It was quite a moment to be swimming that close to such a beautiful wild creature. Later that day we took an early-evening Zodiac tour around the cliffs. We saw incredible raw landscapes (including “The Bishop” a towering rock formation that resembles a praying clergyman), and saw lots of blue-footed boobies, black-and-white Nazca boobies, and other seabirds on the cliffs. But the highlight by far was the flock of shearwaters in a feeding frenzy on a school of small fish. Twenty or thirty strong, the birds took off from the water, gathering together as they flew in a great sweeping arc covering more than a quarter-mile, more joining their mission along the way. As they flew they organized, gained speed, and all suddenly dived together into an area smaller than half a tennis court, rocketing down into the water above their prey and with synchronous explosive splashes. There would be a brief pause while they swallowed their catch, then they would take off, gather again, repeating the same behavior over and over again while we watched and took pictures and video as the sun set.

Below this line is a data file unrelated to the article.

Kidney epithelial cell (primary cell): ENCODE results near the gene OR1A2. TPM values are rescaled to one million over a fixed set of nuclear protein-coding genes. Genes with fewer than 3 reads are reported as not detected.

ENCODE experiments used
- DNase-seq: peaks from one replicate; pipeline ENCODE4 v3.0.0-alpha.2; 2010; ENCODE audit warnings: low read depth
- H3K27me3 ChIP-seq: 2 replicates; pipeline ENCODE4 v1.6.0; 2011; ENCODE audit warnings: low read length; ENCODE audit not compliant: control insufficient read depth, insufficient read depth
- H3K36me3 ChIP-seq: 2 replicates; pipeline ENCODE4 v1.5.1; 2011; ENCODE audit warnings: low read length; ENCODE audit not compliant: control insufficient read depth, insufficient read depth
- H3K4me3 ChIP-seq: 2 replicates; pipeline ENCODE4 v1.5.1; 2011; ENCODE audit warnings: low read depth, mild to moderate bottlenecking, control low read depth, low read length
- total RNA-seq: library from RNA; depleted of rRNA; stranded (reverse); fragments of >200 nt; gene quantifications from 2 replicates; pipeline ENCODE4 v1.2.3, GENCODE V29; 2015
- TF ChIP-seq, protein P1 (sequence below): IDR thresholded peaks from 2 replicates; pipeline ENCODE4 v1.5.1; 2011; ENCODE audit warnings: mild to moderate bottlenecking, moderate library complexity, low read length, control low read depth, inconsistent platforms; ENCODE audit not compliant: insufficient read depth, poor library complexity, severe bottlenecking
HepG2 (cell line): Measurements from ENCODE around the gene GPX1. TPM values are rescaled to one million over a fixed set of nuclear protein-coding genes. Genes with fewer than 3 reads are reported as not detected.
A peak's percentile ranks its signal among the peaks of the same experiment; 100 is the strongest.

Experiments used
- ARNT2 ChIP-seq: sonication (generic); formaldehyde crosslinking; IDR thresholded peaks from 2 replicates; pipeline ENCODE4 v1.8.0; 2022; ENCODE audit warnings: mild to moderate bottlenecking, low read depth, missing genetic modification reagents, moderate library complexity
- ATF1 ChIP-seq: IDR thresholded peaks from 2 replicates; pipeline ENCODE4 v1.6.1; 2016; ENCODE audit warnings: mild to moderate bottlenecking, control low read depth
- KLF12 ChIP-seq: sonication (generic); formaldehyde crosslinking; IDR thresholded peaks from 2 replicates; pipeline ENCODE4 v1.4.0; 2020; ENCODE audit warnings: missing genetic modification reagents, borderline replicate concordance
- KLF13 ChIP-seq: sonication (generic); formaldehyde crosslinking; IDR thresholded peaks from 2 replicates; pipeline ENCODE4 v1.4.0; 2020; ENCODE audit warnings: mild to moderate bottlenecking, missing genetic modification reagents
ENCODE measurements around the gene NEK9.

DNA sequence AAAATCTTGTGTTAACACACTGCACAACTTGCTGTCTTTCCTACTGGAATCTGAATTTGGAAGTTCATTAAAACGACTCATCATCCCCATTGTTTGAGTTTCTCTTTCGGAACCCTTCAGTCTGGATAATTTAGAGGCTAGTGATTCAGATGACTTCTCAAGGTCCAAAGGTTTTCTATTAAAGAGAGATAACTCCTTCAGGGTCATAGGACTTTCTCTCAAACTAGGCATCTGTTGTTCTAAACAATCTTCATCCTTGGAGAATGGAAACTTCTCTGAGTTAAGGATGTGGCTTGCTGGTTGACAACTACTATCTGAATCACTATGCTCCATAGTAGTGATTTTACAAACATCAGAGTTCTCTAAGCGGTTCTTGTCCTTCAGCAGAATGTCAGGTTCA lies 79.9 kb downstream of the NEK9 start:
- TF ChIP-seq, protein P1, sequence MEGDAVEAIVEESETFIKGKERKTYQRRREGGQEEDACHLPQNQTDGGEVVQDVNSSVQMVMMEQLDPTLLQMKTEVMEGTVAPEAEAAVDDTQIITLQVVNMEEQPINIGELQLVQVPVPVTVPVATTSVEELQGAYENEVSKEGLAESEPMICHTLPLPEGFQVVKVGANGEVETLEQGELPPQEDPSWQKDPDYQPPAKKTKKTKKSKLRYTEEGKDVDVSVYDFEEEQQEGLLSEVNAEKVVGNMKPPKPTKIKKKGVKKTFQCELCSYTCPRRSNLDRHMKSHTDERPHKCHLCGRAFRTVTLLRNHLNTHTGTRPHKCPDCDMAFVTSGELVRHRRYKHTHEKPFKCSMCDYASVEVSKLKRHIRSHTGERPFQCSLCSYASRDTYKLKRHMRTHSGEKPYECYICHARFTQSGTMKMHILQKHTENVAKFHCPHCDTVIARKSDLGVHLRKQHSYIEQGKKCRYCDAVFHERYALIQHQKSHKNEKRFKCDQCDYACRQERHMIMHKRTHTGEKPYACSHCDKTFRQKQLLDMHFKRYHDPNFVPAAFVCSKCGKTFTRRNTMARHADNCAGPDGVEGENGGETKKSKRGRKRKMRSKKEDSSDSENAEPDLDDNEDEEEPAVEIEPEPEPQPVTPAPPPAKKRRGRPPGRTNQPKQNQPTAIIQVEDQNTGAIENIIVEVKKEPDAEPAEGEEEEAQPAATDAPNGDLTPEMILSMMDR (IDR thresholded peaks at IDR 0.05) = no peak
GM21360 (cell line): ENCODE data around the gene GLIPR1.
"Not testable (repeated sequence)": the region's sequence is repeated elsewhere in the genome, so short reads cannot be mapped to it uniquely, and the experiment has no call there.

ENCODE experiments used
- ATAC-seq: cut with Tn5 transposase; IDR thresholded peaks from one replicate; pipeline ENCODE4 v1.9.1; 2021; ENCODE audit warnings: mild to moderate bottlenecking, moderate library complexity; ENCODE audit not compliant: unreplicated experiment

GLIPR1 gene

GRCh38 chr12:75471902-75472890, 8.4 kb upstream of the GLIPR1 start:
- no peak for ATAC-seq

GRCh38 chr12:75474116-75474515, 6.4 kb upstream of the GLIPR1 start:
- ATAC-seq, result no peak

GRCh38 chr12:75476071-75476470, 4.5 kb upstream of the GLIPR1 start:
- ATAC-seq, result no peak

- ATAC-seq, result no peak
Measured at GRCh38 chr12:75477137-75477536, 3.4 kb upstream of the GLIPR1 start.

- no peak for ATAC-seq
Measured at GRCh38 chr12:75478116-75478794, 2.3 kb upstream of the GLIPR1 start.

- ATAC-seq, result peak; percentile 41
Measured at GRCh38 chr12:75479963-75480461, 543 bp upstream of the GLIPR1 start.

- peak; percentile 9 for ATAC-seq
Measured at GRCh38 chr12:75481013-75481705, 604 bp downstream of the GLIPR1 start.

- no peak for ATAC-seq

Buccaneer’s Cove (James Island)

We anchored off of Buccaneer’s Cove for our deep-water snorkel or glass-bottomed-boat option. Each snorkel location was carefully selected to showcase a subtly-different environment. Here we snorkeled close to sheer cliffs, rising directly out of sea. As soon as we were out of the Zodiac, we were looking down at giant basalt blocks that had fallen from the cliff face, regular rectangular shapes easily 50 feet on a side. One highlight was swimming between rocks where they formed a sheltered underwater chamber to suddenly be among 10,000 fish, at all levels of the water and in all directions. Huge shoals of smaller, less-colorful varieties were punctuated by brightly-colored reef fish, and it felt like being transported to an animated movie. While conditions started out great with perfect visibility, as I proceeded along the edge of the cliffs there was more shade and it became harder to see. I turned to go back toward the Zodiac, thinking I had seen everything this location had to offer when I looked to see a sea lion swimming four feet away. I think we surprised each other, hovered together in the water for a moment, and then he swam away.

©Stephanie Scheffler

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